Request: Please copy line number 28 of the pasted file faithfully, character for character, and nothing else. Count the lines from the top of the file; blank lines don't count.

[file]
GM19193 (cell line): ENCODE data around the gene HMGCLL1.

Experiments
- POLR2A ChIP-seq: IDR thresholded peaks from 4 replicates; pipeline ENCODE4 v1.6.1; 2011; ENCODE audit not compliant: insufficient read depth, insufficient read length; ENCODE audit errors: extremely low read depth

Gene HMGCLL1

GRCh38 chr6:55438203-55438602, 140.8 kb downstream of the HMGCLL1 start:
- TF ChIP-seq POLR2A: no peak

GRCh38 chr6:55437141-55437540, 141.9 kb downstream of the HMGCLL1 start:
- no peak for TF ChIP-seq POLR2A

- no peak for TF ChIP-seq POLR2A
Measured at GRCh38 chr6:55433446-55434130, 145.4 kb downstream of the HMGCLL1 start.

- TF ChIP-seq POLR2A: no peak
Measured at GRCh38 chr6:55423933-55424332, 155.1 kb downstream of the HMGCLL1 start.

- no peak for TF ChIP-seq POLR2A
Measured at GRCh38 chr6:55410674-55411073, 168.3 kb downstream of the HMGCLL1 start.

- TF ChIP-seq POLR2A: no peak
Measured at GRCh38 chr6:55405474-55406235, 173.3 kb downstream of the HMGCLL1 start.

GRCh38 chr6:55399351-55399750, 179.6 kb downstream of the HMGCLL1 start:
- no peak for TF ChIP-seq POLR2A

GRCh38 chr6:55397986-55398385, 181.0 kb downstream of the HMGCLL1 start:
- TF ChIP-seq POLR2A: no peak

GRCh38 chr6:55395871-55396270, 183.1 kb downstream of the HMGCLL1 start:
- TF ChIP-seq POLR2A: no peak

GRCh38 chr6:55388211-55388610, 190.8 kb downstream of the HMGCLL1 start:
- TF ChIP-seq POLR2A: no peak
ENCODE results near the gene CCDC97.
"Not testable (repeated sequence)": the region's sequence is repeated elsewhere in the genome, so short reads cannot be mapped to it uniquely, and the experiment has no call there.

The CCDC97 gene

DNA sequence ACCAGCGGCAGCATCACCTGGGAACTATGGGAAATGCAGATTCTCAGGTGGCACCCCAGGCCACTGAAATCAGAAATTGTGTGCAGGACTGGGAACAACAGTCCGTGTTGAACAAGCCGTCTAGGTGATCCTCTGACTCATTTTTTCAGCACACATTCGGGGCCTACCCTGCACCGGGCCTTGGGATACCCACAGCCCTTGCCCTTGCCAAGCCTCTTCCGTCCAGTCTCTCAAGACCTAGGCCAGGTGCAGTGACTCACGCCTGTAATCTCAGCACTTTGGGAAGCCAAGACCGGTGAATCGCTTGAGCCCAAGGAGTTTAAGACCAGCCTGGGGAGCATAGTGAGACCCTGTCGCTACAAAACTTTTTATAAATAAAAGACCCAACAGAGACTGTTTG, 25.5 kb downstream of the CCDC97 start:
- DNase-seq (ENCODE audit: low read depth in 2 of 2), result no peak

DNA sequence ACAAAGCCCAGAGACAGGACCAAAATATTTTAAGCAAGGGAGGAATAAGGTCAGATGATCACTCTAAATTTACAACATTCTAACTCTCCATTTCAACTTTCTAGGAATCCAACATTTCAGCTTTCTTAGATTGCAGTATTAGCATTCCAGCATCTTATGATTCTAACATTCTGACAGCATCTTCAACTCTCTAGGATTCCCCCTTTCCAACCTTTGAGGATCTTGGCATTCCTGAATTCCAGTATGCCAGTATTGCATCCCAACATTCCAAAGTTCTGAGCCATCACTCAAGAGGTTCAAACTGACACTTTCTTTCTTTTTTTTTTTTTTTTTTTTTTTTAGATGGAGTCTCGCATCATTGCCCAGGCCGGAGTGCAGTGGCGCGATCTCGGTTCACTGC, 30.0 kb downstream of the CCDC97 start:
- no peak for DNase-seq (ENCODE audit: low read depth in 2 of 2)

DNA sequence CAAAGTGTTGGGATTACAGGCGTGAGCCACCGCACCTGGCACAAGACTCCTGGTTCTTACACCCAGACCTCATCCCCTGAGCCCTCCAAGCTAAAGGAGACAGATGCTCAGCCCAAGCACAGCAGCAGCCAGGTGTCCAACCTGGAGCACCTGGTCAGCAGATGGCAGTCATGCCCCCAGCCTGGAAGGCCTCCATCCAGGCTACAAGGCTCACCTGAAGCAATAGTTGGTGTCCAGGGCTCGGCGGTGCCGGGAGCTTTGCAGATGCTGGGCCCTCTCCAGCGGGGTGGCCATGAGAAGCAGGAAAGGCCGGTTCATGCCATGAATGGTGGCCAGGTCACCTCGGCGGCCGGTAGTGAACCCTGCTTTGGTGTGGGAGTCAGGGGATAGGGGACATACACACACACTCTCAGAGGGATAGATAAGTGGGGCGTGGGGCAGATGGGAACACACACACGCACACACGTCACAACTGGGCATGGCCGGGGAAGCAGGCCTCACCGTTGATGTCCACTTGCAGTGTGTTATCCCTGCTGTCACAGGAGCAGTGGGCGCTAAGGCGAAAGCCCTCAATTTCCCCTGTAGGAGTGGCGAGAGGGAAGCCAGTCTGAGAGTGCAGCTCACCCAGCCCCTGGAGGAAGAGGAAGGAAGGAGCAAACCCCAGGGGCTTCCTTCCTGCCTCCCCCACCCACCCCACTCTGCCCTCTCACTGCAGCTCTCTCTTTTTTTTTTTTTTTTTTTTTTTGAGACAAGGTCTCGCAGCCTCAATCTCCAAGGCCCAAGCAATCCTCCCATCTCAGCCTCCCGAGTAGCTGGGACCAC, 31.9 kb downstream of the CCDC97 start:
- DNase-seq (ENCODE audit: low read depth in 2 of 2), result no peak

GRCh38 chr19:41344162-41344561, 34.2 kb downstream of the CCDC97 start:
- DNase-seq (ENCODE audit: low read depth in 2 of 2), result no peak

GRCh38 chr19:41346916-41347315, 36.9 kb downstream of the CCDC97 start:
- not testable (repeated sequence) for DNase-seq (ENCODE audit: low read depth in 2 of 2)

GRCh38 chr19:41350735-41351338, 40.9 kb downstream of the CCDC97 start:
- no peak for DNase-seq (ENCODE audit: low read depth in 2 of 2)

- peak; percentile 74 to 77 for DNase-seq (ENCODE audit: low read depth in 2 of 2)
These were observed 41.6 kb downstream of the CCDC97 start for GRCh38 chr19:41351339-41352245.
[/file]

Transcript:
DNA sequence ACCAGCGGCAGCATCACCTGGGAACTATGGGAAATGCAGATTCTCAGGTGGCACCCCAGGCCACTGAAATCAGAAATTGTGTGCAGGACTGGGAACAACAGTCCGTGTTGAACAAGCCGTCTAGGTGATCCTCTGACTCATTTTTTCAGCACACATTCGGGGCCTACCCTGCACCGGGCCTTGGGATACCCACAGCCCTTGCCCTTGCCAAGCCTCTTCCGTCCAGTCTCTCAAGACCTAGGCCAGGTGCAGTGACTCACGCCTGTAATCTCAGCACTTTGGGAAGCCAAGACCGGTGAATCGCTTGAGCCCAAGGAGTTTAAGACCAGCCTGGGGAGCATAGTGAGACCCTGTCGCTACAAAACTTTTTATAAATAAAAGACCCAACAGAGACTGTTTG, 25.5 kb downstream of the CCDC97 start: